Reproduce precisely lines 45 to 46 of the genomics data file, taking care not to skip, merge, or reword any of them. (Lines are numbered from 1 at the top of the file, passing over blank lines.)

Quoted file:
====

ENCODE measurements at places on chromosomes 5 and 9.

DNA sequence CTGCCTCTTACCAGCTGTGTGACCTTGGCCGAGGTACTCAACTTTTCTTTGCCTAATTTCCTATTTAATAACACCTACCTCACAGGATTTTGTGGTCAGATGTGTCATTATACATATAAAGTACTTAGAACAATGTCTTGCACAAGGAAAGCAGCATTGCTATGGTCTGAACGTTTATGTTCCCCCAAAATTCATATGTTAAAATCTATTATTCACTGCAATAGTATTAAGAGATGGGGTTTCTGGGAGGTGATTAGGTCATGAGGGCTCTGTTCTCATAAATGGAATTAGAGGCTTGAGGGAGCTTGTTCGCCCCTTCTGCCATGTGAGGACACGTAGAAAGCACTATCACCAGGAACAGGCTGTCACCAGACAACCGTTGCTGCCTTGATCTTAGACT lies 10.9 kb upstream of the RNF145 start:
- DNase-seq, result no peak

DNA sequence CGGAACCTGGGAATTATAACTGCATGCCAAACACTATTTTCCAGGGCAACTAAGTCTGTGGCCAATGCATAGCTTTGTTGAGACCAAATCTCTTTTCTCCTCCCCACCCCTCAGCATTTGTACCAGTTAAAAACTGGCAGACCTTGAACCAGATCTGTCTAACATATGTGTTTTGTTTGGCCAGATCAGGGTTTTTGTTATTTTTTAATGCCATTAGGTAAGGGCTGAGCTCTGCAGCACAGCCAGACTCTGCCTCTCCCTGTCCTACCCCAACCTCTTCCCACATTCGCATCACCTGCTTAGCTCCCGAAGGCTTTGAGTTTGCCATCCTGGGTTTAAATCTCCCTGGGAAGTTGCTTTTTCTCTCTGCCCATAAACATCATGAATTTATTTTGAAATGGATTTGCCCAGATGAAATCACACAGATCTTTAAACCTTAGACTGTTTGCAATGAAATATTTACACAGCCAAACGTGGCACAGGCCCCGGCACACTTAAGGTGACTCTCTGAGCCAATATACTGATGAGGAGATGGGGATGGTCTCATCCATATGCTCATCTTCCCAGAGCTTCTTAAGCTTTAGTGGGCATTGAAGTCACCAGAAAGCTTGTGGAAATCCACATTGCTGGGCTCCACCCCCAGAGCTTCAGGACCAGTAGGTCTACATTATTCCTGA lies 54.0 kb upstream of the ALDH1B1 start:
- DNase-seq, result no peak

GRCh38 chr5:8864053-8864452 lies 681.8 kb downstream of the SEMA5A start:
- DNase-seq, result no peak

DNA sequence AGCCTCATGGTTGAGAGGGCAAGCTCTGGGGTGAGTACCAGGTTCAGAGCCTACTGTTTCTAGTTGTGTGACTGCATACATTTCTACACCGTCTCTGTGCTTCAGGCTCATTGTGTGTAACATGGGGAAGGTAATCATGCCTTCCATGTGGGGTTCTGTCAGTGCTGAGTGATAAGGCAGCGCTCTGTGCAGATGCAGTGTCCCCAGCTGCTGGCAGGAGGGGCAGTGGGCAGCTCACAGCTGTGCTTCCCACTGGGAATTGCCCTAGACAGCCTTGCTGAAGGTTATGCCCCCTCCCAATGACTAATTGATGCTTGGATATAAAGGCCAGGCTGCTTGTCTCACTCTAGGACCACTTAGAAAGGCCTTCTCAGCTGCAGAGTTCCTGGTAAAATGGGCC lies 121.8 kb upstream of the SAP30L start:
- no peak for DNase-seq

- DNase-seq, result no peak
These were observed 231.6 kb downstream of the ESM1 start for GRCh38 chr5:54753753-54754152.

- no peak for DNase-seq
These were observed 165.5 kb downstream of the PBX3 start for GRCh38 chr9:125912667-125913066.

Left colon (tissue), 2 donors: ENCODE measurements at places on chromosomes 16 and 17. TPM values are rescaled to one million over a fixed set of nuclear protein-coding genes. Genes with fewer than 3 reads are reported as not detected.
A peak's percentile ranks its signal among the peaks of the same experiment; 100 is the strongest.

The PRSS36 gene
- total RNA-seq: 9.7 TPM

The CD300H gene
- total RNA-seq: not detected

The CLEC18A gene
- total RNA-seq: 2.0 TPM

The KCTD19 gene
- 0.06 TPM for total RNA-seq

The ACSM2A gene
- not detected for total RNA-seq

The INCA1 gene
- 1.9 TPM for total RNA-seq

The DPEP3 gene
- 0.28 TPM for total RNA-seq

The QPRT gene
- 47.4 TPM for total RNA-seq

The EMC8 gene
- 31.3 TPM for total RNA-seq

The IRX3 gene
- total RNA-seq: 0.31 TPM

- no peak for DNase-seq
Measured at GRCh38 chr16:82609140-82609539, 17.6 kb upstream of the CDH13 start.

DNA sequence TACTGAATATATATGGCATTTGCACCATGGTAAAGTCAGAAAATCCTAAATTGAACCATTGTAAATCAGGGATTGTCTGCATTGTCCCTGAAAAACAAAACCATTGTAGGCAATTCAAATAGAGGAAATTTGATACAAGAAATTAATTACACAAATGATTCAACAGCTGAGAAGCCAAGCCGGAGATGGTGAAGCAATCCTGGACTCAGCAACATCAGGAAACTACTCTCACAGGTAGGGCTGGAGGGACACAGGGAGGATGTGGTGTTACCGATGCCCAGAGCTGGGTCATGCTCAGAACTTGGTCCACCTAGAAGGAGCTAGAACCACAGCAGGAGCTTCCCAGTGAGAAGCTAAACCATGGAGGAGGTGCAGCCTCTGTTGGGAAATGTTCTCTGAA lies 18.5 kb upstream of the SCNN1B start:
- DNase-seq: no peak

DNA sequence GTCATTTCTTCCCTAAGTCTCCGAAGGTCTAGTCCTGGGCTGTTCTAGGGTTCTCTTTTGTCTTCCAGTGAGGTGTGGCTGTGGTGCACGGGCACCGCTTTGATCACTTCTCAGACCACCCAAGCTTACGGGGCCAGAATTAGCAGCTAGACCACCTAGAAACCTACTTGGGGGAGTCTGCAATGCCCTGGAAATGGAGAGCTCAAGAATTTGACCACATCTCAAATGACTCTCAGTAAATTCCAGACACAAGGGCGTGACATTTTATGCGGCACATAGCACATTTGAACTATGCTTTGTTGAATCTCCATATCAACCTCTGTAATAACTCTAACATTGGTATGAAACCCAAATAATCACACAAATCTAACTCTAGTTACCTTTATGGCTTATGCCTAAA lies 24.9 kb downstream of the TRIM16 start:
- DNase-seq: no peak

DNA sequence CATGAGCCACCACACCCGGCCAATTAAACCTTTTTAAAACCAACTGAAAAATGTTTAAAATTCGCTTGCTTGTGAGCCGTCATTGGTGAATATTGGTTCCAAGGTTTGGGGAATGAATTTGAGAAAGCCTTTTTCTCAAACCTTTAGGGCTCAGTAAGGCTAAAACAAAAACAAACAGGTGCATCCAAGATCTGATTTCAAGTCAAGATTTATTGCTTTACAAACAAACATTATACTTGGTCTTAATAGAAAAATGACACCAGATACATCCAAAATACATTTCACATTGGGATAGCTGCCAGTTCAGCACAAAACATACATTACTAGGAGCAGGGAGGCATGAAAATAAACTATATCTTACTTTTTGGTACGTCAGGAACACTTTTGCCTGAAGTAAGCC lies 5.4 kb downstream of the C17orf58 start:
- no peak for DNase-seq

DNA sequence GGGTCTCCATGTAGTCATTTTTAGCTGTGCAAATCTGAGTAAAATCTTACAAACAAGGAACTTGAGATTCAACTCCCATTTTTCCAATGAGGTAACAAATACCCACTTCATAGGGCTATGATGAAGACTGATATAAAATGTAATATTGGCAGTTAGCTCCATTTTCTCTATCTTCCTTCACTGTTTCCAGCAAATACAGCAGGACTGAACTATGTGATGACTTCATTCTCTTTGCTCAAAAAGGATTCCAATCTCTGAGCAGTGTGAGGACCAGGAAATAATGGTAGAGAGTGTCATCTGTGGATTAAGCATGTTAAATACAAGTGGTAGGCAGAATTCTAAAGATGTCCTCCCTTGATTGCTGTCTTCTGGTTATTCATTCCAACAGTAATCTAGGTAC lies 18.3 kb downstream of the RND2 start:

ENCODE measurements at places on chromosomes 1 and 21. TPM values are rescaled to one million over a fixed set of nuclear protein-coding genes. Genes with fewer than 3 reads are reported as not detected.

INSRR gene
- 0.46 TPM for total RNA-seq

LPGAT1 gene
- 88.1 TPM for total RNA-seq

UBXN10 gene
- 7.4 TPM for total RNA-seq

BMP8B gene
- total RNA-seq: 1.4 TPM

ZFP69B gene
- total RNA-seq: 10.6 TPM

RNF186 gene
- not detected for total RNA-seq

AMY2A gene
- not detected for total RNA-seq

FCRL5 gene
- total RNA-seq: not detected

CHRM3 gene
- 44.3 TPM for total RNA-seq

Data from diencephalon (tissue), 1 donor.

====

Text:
ENCODE measurements at places on chromosomes 1 and 21. TPM values are rescaled to one million over a fixed set of nuclear protein-coding genes. Genes with fewer than 3 reads are reported as not detected.

INSRR gene